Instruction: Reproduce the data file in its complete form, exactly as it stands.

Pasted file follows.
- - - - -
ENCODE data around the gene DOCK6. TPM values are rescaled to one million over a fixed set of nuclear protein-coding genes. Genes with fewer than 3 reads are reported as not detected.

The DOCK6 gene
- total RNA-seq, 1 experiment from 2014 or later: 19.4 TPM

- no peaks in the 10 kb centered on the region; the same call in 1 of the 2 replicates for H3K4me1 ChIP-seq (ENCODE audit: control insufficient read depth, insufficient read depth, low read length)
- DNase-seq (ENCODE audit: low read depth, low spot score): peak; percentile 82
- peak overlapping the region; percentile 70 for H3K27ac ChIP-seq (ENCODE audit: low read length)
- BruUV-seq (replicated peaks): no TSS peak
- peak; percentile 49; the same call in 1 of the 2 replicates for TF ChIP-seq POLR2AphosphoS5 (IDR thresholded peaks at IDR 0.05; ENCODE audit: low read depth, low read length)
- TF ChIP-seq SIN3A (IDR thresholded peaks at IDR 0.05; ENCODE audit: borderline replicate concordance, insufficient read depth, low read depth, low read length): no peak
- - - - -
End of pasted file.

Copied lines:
ENCODE data around the gene DOCK6. TPM values are rescaled to one million over a fixed set of nuclear protein-coding genes. Genes with fewer than 3 reads are reported as not detected.

The DOCK6 gene
- total RNA-seq, 1 experiment from 2014 or later: 19.4 TPM

- no peaks in the 10 kb centered on the region; the same call in 1 of the 2 replicates for H3K4me1 ChIP-seq (ENCODE audit: control insufficient read depth, insufficient read depth, low read length)
- DNase-seq (ENCODE audit: low read depth, low spot score): peak; percentile 82
- peak overlapping the region; percentile 70 for H3K27ac ChIP-seq (ENCODE audit: low read length)
- BruUV-seq (replicated peaks): no TSS peak
- peak; percentile 49; the same call in 1 of the 2 replicates for TF ChIP-seq POLR2AphosphoS5 (IDR thresholded peaks at IDR 0.05; ENCODE audit: low read depth, low read length)
- TF ChIP-seq SIN3A (IDR thresholded peaks at IDR 0.05; ENCODE audit: borderline replicate concordance, insufficient read depth, low read depth, low read length): no peak